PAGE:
The crippled U.S. space program suffered a major setback yesterday morning when an unmanned Titan 34D launch vehicle carrying a secret electronic communications satellite exploded five seconds after liftoff at Vandenberg Air Force Base in southern California.

Officials said they had no clue to the cause.

Following destruction of the space shuttle Challenger on Jan. 28, the accident jeopardizes the Defense Department's ambitious program to place U.S. military intelligence gathering, communications and navigation gear into space.

It was the second Titan 34D catastrophe in a row, following seven successes, Air Force officials said, while expressing some bafflement. Last Aug. 28, one of the workhorse rockets exploded after launch, destroying an $800 million KH11 photo reconnaissance satellite it was to carry into orbit.

The postponement in the shuttle program and now the failure of two Titans apparently leaves the Air Force with no capability to launch heavier satellites.

Last year, two-thirds of the Pentagon's most critical payloads went on the shuttle or the Titan.

Titans were scheduled this year to carry two of the Pentagon's Defense Satellite Communications System III (DSCS), the newest satellites that provide super-high-frequency scrambled voice and high-speed data transmissions.

The Titan explosion, at 250 to 300 feet, formed a huge orange cloud that wafted out to sea, witnesses said. "It looked, as it exploded, like a large mushroom cloud capped with a bright orange layer of oxidizers," said Dan Bolton, editor of the Lompoc Record, who watched the launch from the town adjoining the base.

Fragments from the blast fell in the launch area, a portion of which was burned, apparently by ground fires started by spilled fuel. The fires were put out by Air Force ground crews.

Some 58 people on the base were treated for skin and eye irritations, the Air Force reported. Three were hospitalized for eye burns. Many of the injured had watched the launch from a parking lot at least three miles away from the pad, a witness who works on the base said.

The orange cloud contained highly toxic vapors from the Titan's main liquid-fueled engines, which use nitrogen tetroxide and hydrazine propellants. However, it rose to about 8,000 feet and was drifting offshore toward uninhabited islands late yesterday, according to military and community officials.

"The red cloud looked like blood -- a deep, deep red," said Pete Marquez of Santa Maria, a building contractor who was entering the base at the time of the launch. The pad, he said, "looked like someone had dropped a bomb," with multiple explosions.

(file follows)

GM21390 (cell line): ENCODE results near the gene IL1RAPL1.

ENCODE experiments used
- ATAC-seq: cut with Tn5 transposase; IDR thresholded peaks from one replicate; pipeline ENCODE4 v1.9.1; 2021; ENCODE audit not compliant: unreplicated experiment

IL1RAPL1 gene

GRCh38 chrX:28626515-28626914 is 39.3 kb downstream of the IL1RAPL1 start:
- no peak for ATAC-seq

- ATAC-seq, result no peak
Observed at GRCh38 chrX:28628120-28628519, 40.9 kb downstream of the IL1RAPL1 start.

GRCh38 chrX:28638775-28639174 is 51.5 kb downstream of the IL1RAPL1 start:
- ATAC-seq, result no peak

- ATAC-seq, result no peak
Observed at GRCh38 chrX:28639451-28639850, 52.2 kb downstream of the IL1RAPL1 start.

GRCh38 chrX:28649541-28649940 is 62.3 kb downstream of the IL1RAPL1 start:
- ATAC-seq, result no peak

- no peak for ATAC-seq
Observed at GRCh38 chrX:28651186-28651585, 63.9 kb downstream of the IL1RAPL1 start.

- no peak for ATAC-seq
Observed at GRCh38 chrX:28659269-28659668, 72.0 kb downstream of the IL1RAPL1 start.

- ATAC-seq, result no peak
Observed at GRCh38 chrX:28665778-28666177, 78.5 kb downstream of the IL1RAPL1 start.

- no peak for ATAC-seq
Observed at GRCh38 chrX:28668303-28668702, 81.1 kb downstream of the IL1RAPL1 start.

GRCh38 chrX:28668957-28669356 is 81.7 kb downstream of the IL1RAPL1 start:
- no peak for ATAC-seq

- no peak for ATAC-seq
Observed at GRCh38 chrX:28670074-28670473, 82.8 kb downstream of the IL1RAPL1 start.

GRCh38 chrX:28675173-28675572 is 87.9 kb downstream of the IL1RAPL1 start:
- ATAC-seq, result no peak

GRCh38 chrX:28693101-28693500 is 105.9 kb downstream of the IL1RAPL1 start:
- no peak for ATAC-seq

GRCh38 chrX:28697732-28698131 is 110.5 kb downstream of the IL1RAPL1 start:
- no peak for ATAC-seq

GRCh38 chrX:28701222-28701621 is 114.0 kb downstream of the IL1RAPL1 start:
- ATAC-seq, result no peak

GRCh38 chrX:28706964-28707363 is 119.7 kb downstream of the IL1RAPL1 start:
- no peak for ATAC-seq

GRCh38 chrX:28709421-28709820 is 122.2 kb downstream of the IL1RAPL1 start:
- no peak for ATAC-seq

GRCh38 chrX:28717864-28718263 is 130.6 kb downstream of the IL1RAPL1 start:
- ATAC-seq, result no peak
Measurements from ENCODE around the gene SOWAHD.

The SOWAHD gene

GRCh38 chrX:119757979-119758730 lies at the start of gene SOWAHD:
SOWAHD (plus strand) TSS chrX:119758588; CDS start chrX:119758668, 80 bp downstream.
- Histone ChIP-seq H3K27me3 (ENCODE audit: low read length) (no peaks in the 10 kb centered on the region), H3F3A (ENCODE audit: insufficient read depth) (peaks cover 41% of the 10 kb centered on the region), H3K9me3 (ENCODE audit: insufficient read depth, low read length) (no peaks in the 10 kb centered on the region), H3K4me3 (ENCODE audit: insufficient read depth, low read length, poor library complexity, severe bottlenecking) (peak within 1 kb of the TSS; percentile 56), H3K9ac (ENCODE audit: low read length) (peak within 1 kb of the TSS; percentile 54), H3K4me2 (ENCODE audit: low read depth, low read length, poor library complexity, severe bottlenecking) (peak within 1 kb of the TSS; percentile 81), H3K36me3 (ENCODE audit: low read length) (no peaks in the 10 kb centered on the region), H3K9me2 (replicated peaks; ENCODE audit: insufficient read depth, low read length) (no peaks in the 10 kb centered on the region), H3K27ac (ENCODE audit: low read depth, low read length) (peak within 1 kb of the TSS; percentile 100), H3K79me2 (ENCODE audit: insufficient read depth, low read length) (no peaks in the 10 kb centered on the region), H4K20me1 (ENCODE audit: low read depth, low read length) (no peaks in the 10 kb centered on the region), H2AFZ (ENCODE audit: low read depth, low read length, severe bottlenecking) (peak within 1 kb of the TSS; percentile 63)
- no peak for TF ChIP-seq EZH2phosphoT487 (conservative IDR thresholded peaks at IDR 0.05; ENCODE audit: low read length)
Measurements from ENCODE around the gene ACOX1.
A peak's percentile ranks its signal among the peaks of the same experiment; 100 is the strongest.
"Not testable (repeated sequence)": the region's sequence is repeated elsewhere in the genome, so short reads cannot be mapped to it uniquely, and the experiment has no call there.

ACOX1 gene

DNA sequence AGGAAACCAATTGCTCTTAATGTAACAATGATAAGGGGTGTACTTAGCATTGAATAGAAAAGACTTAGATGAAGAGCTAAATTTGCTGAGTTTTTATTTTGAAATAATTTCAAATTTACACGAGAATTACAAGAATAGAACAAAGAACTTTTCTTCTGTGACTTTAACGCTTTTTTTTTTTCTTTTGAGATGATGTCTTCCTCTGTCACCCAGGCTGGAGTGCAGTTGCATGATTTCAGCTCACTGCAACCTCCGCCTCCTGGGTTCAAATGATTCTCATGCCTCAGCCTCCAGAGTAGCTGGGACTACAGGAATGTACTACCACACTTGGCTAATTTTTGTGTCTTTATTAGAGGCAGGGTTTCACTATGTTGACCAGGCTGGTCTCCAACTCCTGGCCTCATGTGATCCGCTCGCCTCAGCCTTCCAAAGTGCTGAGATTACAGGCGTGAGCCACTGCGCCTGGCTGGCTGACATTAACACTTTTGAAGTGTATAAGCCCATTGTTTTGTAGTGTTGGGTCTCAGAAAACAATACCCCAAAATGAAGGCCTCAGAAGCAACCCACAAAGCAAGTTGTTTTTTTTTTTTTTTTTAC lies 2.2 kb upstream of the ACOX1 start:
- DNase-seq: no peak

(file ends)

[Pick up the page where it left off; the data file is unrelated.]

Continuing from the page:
Dave Johnson, building supervisor at the Diablo Canyon nuclear power plant, about 70 miles north, said, "We weren't within sight of Vandenberg, but I could feel the pressure on my ear drums. It startled me."

In testimony to the House Appropriations defense subcommittee two years ago, Pentagon officials said losses of the new communications satellites "would be extremely serious." They were referring at the time to the perceived risk of launching them on the shuttle, which was to carry the first two.

Congress and a series of administrations since the early 1970s had forced the Pentagon, over its objections, to rely heavily on the shuttle to carry its heaviest payloads. It was not until last year that Air Force officials finally persuaded Congress and the administration to permit it to buy a new generation of large rocket boosters, 10 of which are now being built for $2 billion.

The first of this new generation -- the Titan 34D7 -- is not expected to be available until 1988. The inventory of Titan 34Ds, now six, was supposed to last through the spring of 1988. The White House is considering a new proposal to add 13 more in the wake of the Challenger accident.

"We won't launch a 34D again now until we've found out what was wrong and fixed it," said an Air Force spokesman.

An investigation of the August Titan explosion found that there had been two "catastrophic failures, either one of which would have doomed the mission, and each happening independent of the other," the spokesman said. "It's weird."

Investigators determined that there had been a massive leak of one of the liquid chemicals that fuel the Titan and also a fuel pump failure. "But they couldn't identify why or identify a single chain of events" that led to the double failure, the spokesman said. "It's beginning to look like gremlins."

The Titans use two large solid-fuel booster rockets with jointed segments similar in design to the booster joint that caused destruction of Challenger, although there is no indication the joints had anything to do with yesterday's accident